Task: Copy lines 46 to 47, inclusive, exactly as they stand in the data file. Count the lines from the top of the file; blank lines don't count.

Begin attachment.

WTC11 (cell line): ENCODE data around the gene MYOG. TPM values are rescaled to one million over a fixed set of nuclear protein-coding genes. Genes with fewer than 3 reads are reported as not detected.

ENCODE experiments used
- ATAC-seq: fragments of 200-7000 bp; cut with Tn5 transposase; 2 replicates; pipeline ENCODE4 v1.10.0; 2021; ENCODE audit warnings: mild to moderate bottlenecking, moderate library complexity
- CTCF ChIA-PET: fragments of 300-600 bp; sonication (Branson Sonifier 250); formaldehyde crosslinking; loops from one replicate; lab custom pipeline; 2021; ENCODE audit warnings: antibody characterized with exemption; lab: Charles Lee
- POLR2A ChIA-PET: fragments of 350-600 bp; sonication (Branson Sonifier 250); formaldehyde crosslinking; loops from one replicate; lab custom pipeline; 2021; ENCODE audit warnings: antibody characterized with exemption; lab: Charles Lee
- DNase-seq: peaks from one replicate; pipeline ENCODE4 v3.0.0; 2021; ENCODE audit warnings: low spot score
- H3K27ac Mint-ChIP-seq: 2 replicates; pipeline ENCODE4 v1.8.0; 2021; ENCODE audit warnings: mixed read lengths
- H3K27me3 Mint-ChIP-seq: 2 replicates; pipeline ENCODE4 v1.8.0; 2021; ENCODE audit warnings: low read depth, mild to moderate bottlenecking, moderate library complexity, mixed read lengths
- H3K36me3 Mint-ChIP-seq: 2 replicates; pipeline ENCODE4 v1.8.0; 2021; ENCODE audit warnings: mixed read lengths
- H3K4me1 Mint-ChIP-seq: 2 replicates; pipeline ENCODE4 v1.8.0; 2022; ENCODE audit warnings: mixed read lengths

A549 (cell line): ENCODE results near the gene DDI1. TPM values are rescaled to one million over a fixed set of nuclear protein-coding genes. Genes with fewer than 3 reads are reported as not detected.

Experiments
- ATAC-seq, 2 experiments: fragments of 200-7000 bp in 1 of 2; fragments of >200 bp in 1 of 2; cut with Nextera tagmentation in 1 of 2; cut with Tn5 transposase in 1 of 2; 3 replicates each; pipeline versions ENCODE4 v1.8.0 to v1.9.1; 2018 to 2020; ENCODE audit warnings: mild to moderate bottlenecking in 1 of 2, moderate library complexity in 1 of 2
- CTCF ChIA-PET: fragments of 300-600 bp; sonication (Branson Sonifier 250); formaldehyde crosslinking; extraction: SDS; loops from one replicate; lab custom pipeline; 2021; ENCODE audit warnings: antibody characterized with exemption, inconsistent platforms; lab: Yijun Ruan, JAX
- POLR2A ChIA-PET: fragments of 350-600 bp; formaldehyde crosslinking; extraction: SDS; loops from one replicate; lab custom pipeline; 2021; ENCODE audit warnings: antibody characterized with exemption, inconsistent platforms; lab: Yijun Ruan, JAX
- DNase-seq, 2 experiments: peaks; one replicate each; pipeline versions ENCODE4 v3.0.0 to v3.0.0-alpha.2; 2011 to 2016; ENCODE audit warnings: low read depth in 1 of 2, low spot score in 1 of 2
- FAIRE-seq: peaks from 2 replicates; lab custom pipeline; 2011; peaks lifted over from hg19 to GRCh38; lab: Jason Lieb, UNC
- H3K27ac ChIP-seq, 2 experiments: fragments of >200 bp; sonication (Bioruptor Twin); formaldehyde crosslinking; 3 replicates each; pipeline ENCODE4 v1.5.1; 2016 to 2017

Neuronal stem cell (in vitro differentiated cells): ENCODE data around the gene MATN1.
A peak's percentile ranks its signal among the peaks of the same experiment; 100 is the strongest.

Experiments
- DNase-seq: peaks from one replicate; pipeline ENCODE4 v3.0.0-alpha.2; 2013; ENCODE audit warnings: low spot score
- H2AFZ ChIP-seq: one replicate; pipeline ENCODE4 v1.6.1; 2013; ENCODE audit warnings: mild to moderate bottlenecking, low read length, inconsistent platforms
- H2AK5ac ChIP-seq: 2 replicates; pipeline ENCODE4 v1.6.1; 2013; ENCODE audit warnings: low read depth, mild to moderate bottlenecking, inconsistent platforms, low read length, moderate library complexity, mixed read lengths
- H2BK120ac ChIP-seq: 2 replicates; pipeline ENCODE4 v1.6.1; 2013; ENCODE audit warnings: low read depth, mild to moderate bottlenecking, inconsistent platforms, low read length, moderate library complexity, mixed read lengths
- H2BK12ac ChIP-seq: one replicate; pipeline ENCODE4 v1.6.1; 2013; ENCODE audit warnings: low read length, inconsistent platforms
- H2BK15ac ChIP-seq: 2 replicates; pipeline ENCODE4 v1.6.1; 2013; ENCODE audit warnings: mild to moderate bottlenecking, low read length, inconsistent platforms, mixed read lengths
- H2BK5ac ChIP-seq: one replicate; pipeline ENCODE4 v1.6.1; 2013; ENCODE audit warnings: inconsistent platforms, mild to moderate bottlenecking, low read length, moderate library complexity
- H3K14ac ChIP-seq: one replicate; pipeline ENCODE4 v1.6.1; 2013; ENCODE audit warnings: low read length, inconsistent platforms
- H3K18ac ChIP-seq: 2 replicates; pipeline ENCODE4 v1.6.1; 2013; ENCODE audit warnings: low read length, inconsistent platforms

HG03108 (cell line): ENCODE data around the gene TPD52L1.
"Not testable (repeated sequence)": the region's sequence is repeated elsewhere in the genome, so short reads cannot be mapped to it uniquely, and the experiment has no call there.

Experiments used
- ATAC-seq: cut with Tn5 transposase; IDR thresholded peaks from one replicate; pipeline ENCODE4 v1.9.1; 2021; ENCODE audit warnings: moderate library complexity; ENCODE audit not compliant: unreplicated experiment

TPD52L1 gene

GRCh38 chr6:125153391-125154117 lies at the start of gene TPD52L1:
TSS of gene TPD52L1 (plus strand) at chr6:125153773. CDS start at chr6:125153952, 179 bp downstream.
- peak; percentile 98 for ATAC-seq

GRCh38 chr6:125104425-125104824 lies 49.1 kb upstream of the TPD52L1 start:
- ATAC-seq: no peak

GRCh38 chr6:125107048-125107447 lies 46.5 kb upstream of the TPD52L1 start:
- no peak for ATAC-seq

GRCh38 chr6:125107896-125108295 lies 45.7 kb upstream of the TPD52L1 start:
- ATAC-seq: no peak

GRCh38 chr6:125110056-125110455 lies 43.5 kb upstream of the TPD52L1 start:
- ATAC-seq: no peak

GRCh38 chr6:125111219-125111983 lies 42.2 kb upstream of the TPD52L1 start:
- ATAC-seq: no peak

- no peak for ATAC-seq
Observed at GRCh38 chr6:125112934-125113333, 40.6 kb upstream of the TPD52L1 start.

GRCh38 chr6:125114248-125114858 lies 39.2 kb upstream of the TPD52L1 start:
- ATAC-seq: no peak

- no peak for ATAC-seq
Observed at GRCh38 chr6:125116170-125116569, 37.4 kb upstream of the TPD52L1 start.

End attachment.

- ATAC-seq: no peak

GRCh38 chr6:125111219-125111983 lies 42.2 kb upstream of the TPD52L1 start: